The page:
The immune system evolved to protect organisms from invading pathogens. A network of pro- and anti-inflammatory cell types equipped with special effector molecules guarantees efficient elimination of intruders like viruses and bacteria. However, imbalances can lead to an exceeding response of effector cells incurring autoimmune or allergic diseases. An interplay of genetic and environmental factors contributes to autoimmune diseases and recent studies provided evidence for an impact of dietary habits on the immune status and related disorders...
February 21, 2018: Immunology
Lei Yu, Feng-Jie Wang, Yan-Fang Cui, Dong Li, Wen-Rong Yao, Gui-Bo Yang
Interleukin-22 (IL-22) is a potential therapeutic agent for diseases driven by epithelial injury. To characterize the IL-22 expressed by rhesus macaques, animals irreplaceable for human disease researches, rhesus macaque IL-22 (rhIL-22) was cloned and expressed, and its biological activity and in vivo distribution were examined. It was found that rhIL-22 gene consists of 5 introns and 6 exons, including a short non-coding exon starting 22bp downstream of a putative TATA box. The amino acid sequence of rhIL-22 showed 95...
February 21, 2018: Immunology
Ellyn Hughes, Martin Scurr, Emma Campbell, Emma Jones, Andrew Godkin, Awen Gallimore
The power of T cells for cancer treatment has been demonstrated by the success of co-inhibitory receptor blockade and adoptive T cell immunotherapies. These treatments are highly successful for certain cancers, but are often personalised, expensive and associated with harmful side effects. Other T cell modulating drugs may provide additional means of improving immune responses to tumours without these disadvantages. Conventional chemotherapeutic drugs are traditionally used to target cancers directly, however it is clear that some also have significant immune-modulating effects that can be harnessed to target tumours...
February 20, 2018: Immunology
Andrew Chancellor, Stephan D Gadola, Salah Mansour
The family of non-classical MHC class-I like CD1 molecules has an emerging role in human disease. Group 1 CD1 includes CD1a, CD1b, and CD1c which function to display lipids on the cell surface of antigen presenting cells for direct recognition by T cells. The recent advent of CD1 tetramers and the identification of novel lipid ligands has contributed towards the increasing number of CD1 restricted T cell clones captured. These advances have helped to identify novel donor unrestricted and semi-invariant T cell populations in humans and new mechanisms of T cell recognition...
February 20, 2018: Immunology
Samanta C Funes, Mariana Rios, Jorge Escobar-Vera, Alexis M Kalergis
Macrophages are extremely heterogeneous and plastic cells with an important role not only in physiological conditions, but also during inflammation (both for initiation and resolution). In the early 90s, two different phenotypes of macrophages were described: one of them called classically activated (or inflammatory) macrophages (M1) and the other alternatively activated (or wound-healing) macrophages (M2). Currently, it is known that functional polarization of macrophages only into two groups is an over simplified description of macrophage heterogeneity and plasticity, indeed, it is necessary to consider a continuum of functional states...
February 18, 2018: Immunology
Gao An, Xin Zhang, Wenjun Wang, Qiong Huang, Yan Li, Shan Shan, Chris J Corrigan, Wei Wang, Sun Ying
It has been suggested that interleukin 33 (IL-33) plays an important role in the pathogenesis of asthma through a variety of pathways, but its role in airways fibrosis in asthma has not been fully elucidated. In the present study we evaluated changes in the expression of extracellular matrix proteins (ECMs) as well as matrix metalloproteinases (MMPs) and their inhibitors (TIMPs) in an IL-33-induced, antigen-independent murine surrogate of asthma as well as a conventional surrogate employing per-nasal challenge of mice previously sensitised to produce an IgE response to ovalbumin (OVA)...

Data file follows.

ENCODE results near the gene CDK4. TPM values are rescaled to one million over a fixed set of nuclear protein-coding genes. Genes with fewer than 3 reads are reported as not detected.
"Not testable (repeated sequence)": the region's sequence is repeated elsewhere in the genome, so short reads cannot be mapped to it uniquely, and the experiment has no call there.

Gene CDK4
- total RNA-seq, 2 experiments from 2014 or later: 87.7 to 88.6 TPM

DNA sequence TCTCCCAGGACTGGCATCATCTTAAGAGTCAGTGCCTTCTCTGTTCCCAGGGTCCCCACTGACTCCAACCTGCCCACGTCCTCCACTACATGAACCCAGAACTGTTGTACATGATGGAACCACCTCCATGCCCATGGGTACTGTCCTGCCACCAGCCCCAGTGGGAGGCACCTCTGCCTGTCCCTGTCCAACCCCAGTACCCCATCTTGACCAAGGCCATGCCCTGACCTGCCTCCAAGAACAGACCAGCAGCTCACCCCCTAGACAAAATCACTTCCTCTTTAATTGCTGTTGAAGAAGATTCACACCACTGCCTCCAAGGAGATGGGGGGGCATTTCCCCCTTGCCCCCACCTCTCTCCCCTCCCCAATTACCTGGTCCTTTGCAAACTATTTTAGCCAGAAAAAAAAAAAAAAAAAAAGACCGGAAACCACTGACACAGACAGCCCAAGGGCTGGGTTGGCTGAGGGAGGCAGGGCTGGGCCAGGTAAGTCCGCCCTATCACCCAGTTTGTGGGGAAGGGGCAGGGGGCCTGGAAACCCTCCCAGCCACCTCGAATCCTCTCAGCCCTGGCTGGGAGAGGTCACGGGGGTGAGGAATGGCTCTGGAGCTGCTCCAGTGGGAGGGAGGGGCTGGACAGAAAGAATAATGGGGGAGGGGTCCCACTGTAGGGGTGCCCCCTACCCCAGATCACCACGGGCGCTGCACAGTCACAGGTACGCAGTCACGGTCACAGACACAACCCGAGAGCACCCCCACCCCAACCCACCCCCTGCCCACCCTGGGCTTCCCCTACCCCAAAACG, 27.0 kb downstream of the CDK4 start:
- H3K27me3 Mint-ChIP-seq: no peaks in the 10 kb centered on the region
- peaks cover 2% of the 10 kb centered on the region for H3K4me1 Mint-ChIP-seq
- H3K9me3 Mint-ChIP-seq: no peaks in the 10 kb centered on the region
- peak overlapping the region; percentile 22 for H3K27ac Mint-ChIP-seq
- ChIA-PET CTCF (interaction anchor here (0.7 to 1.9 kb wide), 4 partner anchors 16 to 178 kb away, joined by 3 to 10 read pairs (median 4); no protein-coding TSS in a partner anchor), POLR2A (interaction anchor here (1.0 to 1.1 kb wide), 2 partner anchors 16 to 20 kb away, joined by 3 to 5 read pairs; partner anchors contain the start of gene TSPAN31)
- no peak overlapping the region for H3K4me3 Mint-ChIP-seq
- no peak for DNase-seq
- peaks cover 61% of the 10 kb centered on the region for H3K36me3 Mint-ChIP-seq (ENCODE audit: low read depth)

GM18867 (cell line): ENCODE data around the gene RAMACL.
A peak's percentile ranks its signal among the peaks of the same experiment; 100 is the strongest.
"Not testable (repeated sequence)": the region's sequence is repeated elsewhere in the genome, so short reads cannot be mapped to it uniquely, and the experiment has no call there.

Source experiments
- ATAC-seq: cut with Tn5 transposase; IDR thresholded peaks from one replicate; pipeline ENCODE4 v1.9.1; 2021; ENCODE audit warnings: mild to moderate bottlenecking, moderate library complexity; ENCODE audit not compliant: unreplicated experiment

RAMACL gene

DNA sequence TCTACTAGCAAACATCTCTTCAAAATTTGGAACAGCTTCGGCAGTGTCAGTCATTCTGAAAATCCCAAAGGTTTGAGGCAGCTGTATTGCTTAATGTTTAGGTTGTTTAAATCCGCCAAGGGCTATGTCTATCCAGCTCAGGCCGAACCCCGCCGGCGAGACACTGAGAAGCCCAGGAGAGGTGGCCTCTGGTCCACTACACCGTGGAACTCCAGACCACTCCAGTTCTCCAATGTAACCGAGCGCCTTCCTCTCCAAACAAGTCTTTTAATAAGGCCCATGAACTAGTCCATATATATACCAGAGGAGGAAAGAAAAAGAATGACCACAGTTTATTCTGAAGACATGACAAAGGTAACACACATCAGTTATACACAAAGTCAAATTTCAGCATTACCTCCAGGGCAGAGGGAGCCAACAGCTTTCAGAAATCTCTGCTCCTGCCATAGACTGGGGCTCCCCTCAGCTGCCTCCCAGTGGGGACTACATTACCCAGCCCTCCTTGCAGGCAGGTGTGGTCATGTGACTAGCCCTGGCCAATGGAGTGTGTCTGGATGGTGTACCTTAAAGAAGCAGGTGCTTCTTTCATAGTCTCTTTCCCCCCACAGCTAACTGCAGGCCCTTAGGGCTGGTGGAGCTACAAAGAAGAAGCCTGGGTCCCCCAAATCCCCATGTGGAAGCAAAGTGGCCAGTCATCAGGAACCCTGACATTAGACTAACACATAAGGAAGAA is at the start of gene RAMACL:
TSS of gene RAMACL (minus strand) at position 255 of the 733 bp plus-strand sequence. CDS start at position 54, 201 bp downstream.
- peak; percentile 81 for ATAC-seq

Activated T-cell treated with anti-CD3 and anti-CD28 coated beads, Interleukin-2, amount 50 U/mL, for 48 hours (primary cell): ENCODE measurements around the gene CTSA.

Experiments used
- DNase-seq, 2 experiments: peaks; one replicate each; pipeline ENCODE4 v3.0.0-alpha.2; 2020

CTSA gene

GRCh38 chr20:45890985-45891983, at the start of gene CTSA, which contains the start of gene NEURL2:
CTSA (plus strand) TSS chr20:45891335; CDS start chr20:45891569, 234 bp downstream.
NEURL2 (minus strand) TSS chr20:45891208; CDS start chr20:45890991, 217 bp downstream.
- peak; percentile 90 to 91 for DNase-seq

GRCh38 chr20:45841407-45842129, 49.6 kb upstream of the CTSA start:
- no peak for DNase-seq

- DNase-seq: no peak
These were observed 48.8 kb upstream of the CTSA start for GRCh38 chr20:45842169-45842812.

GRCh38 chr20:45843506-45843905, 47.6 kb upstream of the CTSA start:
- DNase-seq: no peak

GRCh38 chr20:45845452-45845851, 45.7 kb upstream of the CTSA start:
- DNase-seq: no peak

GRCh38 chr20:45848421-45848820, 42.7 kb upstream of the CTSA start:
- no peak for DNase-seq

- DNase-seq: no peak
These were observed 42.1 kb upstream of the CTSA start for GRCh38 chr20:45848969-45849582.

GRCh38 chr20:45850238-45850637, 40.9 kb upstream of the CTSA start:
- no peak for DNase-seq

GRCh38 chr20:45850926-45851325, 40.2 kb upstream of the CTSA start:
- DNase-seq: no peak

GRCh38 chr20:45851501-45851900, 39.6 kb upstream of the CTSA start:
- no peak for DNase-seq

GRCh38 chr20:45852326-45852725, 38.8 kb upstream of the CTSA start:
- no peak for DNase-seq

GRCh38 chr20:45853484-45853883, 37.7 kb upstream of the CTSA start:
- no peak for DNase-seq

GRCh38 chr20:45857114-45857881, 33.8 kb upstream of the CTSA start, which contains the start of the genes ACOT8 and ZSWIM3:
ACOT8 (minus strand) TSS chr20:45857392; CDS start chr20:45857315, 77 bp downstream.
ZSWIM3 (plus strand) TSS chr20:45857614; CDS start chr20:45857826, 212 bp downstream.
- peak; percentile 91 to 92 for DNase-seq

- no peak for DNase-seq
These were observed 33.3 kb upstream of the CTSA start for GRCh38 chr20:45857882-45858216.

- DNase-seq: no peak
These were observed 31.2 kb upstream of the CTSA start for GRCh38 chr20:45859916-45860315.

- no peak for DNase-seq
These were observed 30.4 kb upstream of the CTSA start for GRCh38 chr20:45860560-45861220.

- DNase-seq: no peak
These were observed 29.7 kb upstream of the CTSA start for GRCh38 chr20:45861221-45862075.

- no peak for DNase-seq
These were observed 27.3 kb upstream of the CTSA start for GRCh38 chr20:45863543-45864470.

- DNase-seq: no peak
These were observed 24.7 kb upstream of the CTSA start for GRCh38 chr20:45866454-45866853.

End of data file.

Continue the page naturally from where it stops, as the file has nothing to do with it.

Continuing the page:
February 18, 2018: Immunology
Ciara Ordoñez, Hannah P Savage, Musharaf Tarajia, René Rivera, Cheyenne Weeks-Galindo, Dilcia Sambrano, Lee Riley, Patricia L Fernandez, Nicole Baumgarth, Amador Goodridge
Tuberculosis is an infectious disease caused by Mycobacterium tuberculosis. The cellular immune response to Mycobacteria has been characterized extensively, but the antibody response remains underexplored. The present study aimed to examine whether host or bacterial phospholipids induce secretion of IgM, and specifically anti-phospholipid IgM, antibodies by B cells and to identify the responsible B cell subset. Here we show that peritoneal B cells responded to lipid antigens by secreting IgM antibodies. Specifically, stimulation with Mycobacterium tuberculosis H37Rv total lipids resulted in significant induction of total and anti-phosphatidylcholine IgM...
February 18, 2018: Immunology
Haiyan Xu, Li Cai, Lili Zhang, Guojue Wang, Rongli Xie, Yongshuai Jiang, Yuanyang Yuan, Hong Nie
Paeoniflorin (PF), extracted from the root of Paeonia lactiflora Pall, exhibits anti-inflammation properties in several autoimmune diseases. Osteoclast, the only somatic cell with bone resorbing capacity, was the direct cause of bone destruction in rheumatoid arthritis (RA) and its mouse model, such as collagen induced arthritis(CIA). The objective of this study is to estimate the effect of PF on CIA mice, and explore the mechanism of PF on bone destruction. We demonstrated that PF treatment significantly ameliorated CIA via inflammatory response inhibition and bone destruction suppression...
February 17, 2018: Immunology
Xuanxuan Guo, Xiang Fang, Guodan He, M Haidar Zaman, Xibin Fei, Wei Qiao, Guo-Min Deng
Skin injury is the second most common clinical manifestation in patients with SLE. Neutrophils are crucial effector cells in immune system. The significance of neutrophils in the pathogenesis of SLE is not clear. This study is to explore the role of neutrophils in skin damage of SLE. We used lupus-prone mice and C57BL/6 mice model of lupus serum IgG induced skin inflammation to investigate neutrophils role in skin damage of SLE. We found a few neutrophils infiltrated in the inflammatory sites of skin in lupus-prone mice and lupus IgG induced skin damaged mice model...
February 16, 2018: Immunology
J K Skelton, A M Ortega-Prieto, M Dorner
Humanized mice are increasingly appreciated as an incredibly powerful platform for infectious disease research. The often very narrow species tropism of many viral infections, coupled with the sometimes-misleading results from preclinical studies in animal models (e.g. fatal immune reactions in the PEARL study 1 ) further emphasize the need for more predictive model systems based on human cells rather than surrogates. Humanized mice represent such a model and have been greatly enhanced in regards to their immune system reconstitution as well as immune functionality in the past years, resulting in their recommendation as pre-clinical model by the US Food and Drug Administration...
February 15, 2018: Immunology